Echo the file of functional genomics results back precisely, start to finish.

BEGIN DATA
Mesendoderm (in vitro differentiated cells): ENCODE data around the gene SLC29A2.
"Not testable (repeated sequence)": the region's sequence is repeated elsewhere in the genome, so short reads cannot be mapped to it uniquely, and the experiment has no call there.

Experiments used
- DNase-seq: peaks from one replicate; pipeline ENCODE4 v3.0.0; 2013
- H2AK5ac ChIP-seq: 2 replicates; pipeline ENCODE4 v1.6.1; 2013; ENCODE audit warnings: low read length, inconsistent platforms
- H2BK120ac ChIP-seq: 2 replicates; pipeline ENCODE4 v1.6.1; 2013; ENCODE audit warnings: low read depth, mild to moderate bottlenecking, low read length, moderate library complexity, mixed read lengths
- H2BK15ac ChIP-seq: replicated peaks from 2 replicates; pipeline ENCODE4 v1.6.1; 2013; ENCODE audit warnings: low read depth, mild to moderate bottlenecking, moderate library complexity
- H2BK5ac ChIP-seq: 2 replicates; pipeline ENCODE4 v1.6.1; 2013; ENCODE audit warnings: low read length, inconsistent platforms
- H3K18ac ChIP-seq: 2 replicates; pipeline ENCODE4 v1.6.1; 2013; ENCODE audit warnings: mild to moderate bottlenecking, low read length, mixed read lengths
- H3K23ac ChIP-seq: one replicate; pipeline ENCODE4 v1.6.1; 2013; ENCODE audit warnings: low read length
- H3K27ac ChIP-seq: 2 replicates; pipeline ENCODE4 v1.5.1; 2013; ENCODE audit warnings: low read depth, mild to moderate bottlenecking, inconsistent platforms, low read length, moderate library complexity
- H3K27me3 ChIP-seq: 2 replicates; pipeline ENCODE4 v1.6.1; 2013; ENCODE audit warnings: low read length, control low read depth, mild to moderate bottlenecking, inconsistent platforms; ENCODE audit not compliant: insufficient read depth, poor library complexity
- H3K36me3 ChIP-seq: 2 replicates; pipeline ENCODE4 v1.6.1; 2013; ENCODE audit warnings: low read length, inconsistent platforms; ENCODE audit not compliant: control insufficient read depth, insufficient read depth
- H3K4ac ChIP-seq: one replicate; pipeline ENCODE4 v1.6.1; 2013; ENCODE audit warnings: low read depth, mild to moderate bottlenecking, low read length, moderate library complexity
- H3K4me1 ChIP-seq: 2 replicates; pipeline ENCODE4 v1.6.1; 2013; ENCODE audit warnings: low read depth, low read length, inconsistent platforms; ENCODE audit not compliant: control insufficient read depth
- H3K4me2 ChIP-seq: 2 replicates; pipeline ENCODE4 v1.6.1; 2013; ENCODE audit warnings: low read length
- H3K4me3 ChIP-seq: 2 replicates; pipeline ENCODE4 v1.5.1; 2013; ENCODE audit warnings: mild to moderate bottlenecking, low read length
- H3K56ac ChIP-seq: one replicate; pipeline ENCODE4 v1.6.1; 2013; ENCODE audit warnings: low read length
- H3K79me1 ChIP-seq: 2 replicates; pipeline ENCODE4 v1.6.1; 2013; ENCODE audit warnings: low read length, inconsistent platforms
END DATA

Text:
Mesendoderm (in vitro differentiated cells): ENCODE data around the gene SLC29A2.
"Not testable (repeated sequence)": the region's sequence is repeated elsewhere in the genome, so short reads cannot be mapped to it uniquely, and the experiment has no call there.

Experiments used
- DNase-seq: peaks from one replicate; pipeline ENCODE4 v3.0.0; 2013
- H2AK5ac ChIP-seq: 2 replicates; pipeline ENCODE4 v1.6.1; 2013; ENCODE audit warnings: low read length, inconsistent platforms
- H2BK120ac ChIP-seq: 2 replicates; pipeline ENCODE4 v1.6.1; 2013; ENCODE audit warnings: low read depth, mild to moderate bottlenecking, low read length, moderate library complexity, mixed read lengths
- H2BK15ac ChIP-seq: replicated peaks from 2 replicates; pipeline ENCODE4 v1.6.1; 2013; ENCODE audit warnings: low read depth, mild to moderate bottlenecking, moderate library complexity
- H2BK5ac ChIP-seq: 2 replicates; pipeline ENCODE4 v1.6.1; 2013; ENCODE audit warnings: low read length, inconsistent platforms
- H3K18ac ChIP-seq: 2 replicates; pipeline ENCODE4 v1.6.1; 2013; ENCODE audit warnings: mild to moderate bottlenecking, low read length, mixed read lengths
- H3K23ac ChIP-seq: one replicate; pipeline ENCODE4 v1.6.1; 2013; ENCODE audit warnings: low read length
- H3K27ac ChIP-seq: 2 replicates; pipeline ENCODE4 v1.5.1; 2013; ENCODE audit warnings: low read depth, mild to moderate bottlenecking, inconsistent platforms, low read length, moderate library complexity
- H3K27me3 ChIP-seq: 2 replicates; pipeline ENCODE4 v1.6.1; 2013; ENCODE audit warnings: low read length, control low read depth, mild to moderate bottlenecking, inconsistent platforms; ENCODE audit not compliant: insufficient read depth, poor library complexity
- H3K36me3 ChIP-seq: 2 replicates; pipeline ENCODE4 v1.6.1; 2013; ENCODE audit warnings: low read length, inconsistent platforms; ENCODE audit not compliant: control insufficient read depth, insufficient read depth
- H3K4ac ChIP-seq: one replicate; pipeline ENCODE4 v1.6.1; 2013; ENCODE audit warnings: low read depth, mild to moderate bottlenecking, low read length, moderate library complexity
- H3K4me1 ChIP-seq: 2 replicates; pipeline ENCODE4 v1.6.1; 2013; ENCODE audit warnings: low read depth, low read length, inconsistent platforms; ENCODE audit not compliant: control insufficient read depth
- H3K4me2 ChIP-seq: 2 replicates; pipeline ENCODE4 v1.6.1; 2013; ENCODE audit warnings: low read length
- H3K4me3 ChIP-seq: 2 replicates; pipeline ENCODE4 v1.5.1; 2013; ENCODE audit warnings: mild to moderate bottlenecking, low read length
- H3K56ac ChIP-seq: one replicate; pipeline ENCODE4 v1.6.1; 2013; ENCODE audit warnings: low read length
- H3K79me1 ChIP-seq: 2 replicates; pipeline ENCODE4 v1.6.1; 2013; ENCODE audit warnings: low read length, inconsistent platforms